Crafts and DIY, Sewing

Where is Your Bonnet?

As a mother of a daughter, who has long curly hair, the aforementioned question is part of my nightly bedtime routine. It goes something like, “put your pajamas on, brush your teeth, put on your bonnet, and get in the bed.” After my daughter gets three of the four steps right, I usually find her in bed with her hair sprawled across the Hello Kitty on her pillow. Inevitably we have the same Q&A. “Where is your bonnet?” “Did you look in the bathroom?” Sometimes I just let her use mine.

When you have curly hair or fine hair a satin sleep bonnet is part of the protective line of defense against breakage and dryness. Satin lined bonnets can be expensive, as most things marketed toward curly hair are. This is extremely frustrating if you have to replace them due to wear or loss.

Recently I found a tutorial that showed how to make a diy satin lined bonnet with 1/2 a yard of your favorite fabric and 1/2 yard of satin. In my stash I had 3/4 of a yard of this remnant fabric from Hancock’s Going Out of Business Sale.

My rationale was if I make a bonnet she loves maybe she’ll keep up with it. I followed the tutorial by Kandra, Easy DIY Reversible Hair Bonnet Tutorial (African Print). The instructions were really easy. I used a 22 X 22 rectangle fold because I was sewing for a child. I cut an 11 inch semi circle cut on the quarter fold.

I then used that cotton fabric to cut the blue satin static free liner. I pinned it right on top, making sure to line up corners, selvedges, and folds.

When opened you have two circles. Sew them right sides together and your in the home stretch.

I used a serger marking my stopping point, an opening marked by two red pins crossed in an X. I turned the circles right sides out and created the 1/2 inch wide sleeve with my sewing machine. I used my bodkin +safety pin technique to thread the elastic.

I closed the seam and stretched the elastic to shape the bonnet. Voila! Here is the finished product.

It took me less time to make it than it would if I would have ran to the local Walmart and been “peer pressured” into self checkout. She loves it! My hope is that she’ll wear it and keep up with it. Keep me in prayer. Only time will tell.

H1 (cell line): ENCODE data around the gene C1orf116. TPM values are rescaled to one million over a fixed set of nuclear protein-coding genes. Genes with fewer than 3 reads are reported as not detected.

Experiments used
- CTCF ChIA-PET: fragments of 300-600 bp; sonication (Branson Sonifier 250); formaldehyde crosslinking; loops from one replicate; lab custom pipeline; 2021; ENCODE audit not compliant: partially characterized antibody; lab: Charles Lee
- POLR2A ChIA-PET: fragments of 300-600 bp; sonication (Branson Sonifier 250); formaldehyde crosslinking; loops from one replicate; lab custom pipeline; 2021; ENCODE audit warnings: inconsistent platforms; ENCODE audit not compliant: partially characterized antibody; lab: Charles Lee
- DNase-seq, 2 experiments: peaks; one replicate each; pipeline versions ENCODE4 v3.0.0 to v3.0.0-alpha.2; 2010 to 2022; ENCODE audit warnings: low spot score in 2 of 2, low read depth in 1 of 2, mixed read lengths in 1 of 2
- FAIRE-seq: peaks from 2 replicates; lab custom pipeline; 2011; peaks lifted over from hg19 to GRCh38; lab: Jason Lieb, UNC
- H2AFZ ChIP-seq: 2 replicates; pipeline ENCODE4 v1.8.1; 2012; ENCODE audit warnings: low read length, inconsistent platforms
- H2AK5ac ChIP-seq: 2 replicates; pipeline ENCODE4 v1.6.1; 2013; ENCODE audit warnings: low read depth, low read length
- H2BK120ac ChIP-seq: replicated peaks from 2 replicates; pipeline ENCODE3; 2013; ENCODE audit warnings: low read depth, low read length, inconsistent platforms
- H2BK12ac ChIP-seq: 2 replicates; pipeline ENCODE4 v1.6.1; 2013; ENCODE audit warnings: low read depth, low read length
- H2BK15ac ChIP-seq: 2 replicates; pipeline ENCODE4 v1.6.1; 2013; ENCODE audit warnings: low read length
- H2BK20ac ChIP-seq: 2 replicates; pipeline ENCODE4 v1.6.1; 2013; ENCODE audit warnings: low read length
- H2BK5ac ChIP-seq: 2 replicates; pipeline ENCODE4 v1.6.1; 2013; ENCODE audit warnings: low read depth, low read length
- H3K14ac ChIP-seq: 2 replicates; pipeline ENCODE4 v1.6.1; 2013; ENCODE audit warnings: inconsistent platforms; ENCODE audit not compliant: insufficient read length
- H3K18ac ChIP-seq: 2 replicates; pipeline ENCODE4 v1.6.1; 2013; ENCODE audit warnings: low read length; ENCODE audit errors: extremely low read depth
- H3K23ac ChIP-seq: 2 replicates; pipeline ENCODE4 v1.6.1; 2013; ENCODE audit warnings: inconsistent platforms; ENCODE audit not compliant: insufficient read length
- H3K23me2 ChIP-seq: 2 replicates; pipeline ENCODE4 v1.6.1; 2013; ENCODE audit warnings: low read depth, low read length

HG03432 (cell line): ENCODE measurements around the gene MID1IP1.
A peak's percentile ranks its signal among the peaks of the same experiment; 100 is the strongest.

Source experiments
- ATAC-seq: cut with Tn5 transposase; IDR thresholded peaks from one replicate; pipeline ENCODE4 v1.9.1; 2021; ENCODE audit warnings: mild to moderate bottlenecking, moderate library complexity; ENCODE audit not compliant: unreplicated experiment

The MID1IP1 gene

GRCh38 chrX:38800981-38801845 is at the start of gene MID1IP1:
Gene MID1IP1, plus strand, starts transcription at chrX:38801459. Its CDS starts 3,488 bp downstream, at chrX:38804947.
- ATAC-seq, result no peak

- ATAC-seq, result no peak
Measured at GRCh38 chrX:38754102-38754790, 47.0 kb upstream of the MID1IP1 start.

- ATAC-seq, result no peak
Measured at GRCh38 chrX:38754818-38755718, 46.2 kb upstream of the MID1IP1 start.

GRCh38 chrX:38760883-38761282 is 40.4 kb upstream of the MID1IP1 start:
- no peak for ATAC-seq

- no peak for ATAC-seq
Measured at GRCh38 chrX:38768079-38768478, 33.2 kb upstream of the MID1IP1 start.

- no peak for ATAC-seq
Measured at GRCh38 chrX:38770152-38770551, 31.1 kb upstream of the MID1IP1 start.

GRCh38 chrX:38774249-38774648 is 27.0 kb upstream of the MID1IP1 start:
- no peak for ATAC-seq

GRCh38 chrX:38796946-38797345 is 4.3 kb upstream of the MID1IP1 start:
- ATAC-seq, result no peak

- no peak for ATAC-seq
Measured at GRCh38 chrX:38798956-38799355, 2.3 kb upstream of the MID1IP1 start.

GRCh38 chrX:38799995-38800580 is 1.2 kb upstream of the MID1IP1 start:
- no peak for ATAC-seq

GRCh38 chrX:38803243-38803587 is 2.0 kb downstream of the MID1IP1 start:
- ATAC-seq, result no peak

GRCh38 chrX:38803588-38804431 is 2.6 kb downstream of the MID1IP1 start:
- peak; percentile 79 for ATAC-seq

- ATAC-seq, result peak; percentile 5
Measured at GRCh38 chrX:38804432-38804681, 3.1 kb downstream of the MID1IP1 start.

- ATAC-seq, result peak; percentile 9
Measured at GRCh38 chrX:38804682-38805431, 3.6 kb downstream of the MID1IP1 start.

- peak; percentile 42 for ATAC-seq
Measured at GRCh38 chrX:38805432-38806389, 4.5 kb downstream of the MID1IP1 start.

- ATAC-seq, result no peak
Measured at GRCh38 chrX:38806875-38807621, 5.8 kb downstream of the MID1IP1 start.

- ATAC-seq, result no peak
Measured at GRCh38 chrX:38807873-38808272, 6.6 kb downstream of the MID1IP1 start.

Sewing

Steal that Look: Simplicity 2369 Pants

Spring is finally here but based on the 55 degrees outside I have not yet pulled out the Spring Wardrobe. I did want to make something spring like despite the wet and cold weather. When I came across this polyknit fabric at my local Walmart, I knew immediately they would make a beautiful pair of palazzo pants. It also seems like flowers on pants is back in fashion this spring.

I had this pattern in my stash but had never sown the pants. After reading the reviews I decided to make the finished size based on my hip measurements. The pattern was easy to cut; it was two pieces, one front and one back.

The steps to sew the pattern were exactly the same as the steps for the pattern for the Simplicity pajama pants. The back piece is slightly wider than the front, which gives you good seat room. With right sides together I assembled each leg at the inner seam.

The next part of the directions was written very poorly. I rewrote it on my pattern to say, “Open each leg and put one on top of the other, right sides together.) I then serged the u shape.

They were finally coming together! This is the halfway mark! I flipped the pants so that they looked like a pair turned inside out. I then serged the two side seams.

I followed the instructions to finish the waistband using a tool called a bodkin to thread my 1 1/2 inch elastic. I chose a wide elastic that wouldn’t roll. I also topstitched the casing with a red thread to add a decorative detail.

When all was said and done the pants looked so good! They weren’t as wide as palazzo pants, but they were wide enough. I saw a similar pair of pants at Macy’s.

They retail at 125.00!

Here is my version.

Mine cost me a whopping 8.00.

What do you think? Have you stole a look lately and saved yourself major money? Comment below. Thanks for reading.

Crafts and DIY

How I put Build-A-Bear on the Back Burner

Each year for either Valentine's Day Or Christmas, I take my youngest two children to Build-A-Bear (BAB) workshop to pick out a friend. My daughter also likes to collect Beanie Boos. Each time she gets a stuffed friend its a different animal. My son is an Avid Star Wars fan, a true lover of the Dark Side. He always gets the Star Wars Edition related bears. Recently, they hinted around at going to BAB for summer family fun day time. Honestly, it's been averaging 91 degrees here; Mama feels like going nowhere. The heat and humidity just drain me. My solution…sew a bear.

I already had this pattern from some 99 cent pattern sale. Plus I needed to practice sewing darts on something small. This pattern has plenty of darts, despite only having only two pieces.

I cut out the pattern onto some remnant fabric I picked up at Hancock's (please come back!) before they went out of business. My daughter's rabbit required a little over a yard. The dog only required a yard.
After sewing the animals I allowed the kids to stuff them. I had to leave a section of the back open for that. They stuffed them quite full.

I then attached the eyes, sewed up the back–I learned how to ladder stitch to do this.

I then decided to satin stitch a quirky little nose on each. Here is how they turned out: Dotty and Kylo Pup.

The kids loved them just as much as the BAB ones. Score one point for Mom! For now, I managed to keep the trip to Build-A-Bear at bay.